• In Fido Dido, a character has an idea while taking a bath, causing an Idea Bulb to appear over her head. Just then a smaller version of her appears, and says, "Hey, that's dangerous!" so the bulb disappears, and is replaced with a flashlight. "That's better."


Film

  • Used in the under-appreciated classic Troma film Buttcrack.
  • Diary of the Dead. The nerdy character experiences this as a zombie tackles him and pushes him into the tub while he's using a blow drier to dry his hair. Strangely, the electricity doesn't disturb the security camera that's watching him the whole time. Also, it wasn't like the shock could hurt him anymore, since he was in the middle of being mawed by a zombie anyway.
  • This was how Debbie Jellinsky attempts to kill Fester in Addams Family Values. Fester being Fester (the TV series had him lighting a bulb in his mouth, a gag actually used here), it doesn't work.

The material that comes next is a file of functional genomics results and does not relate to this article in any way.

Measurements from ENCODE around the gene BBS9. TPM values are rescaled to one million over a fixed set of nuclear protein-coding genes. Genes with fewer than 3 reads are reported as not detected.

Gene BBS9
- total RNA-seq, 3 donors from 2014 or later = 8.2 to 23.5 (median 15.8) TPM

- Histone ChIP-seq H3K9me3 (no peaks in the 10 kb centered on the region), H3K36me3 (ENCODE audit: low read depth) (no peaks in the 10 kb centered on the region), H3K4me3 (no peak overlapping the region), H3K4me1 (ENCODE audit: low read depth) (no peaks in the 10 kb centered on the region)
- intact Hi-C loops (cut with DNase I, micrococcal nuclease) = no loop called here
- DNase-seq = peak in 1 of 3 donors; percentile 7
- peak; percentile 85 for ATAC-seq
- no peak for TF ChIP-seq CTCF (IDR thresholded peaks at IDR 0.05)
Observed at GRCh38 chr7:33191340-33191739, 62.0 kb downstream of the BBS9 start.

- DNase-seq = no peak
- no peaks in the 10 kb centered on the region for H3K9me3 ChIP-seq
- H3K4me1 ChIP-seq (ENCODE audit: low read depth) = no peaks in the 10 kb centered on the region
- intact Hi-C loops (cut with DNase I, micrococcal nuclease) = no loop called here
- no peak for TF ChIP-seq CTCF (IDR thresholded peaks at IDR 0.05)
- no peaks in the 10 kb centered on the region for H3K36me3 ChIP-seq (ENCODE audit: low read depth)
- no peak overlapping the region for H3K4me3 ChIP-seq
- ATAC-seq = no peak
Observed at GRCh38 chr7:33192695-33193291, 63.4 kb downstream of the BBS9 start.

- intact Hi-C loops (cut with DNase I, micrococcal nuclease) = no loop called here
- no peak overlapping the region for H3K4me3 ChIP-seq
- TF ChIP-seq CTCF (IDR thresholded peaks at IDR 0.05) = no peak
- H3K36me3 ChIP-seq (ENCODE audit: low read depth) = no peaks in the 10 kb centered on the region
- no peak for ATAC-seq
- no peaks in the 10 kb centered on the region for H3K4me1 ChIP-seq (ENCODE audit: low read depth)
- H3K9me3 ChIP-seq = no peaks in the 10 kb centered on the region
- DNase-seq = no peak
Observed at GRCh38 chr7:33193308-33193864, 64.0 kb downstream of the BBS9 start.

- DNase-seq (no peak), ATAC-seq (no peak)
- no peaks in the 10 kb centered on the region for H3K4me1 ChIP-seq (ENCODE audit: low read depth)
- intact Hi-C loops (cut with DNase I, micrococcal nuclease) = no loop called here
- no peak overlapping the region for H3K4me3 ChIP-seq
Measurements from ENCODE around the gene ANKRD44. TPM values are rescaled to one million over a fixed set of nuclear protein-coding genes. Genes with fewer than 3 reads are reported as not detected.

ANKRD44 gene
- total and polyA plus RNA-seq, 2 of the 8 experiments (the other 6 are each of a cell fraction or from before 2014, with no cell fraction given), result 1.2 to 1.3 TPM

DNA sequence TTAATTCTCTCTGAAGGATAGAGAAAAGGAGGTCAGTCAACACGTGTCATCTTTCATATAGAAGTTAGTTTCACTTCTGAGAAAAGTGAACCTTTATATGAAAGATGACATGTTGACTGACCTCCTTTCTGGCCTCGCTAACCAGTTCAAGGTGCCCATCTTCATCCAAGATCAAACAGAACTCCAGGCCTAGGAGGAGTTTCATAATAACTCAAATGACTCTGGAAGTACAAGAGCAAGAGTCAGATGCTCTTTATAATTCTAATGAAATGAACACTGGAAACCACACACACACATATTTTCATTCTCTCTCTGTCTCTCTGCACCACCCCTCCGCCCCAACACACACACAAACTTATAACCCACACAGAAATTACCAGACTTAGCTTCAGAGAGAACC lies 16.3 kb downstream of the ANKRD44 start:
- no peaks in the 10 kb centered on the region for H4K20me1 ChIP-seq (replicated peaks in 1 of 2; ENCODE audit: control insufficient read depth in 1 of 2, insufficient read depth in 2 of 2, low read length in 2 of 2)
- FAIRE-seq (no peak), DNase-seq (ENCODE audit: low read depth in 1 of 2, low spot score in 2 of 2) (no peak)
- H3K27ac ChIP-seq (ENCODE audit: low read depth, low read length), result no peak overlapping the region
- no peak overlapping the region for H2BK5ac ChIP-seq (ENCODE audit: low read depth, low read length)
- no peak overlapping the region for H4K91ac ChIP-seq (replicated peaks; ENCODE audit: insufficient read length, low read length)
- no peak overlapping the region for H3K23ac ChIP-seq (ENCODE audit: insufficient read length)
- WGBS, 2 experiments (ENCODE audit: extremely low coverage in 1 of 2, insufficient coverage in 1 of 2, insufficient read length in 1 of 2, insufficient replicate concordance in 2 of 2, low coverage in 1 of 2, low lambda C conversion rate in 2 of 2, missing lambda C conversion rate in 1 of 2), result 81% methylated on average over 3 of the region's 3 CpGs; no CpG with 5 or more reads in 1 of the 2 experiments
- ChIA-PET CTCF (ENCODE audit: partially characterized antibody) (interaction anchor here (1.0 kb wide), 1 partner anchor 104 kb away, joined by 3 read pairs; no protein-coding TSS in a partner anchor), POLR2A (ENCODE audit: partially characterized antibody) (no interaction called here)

• Leads to Fridge Logic when she later tries to kill him with an electric chair. (Especially since Fester would in the TV series strap himself in one to "recharge".
      • And Wednesday electrocuted Pugsley in the first film.
  • Bill Murray attempts suicide by tub and toaster in Groundhog Day. Like with all his other suicide attempts, he gets better.
  • Chucky does it to his girlfriend in Bride of Chucky.
    • In an earlier draft of the original Childs Play this was how the babysitter was suppose to die
  • Mel Gibson's character in What Women Want is almost killed by this, but instead ends up with the power to read the minds of women.
  • The teaser to Goldfinger, including the very expected Bond One-Liner:

 Bond: Shocking. Positively shocking.

  • Done in The Ring.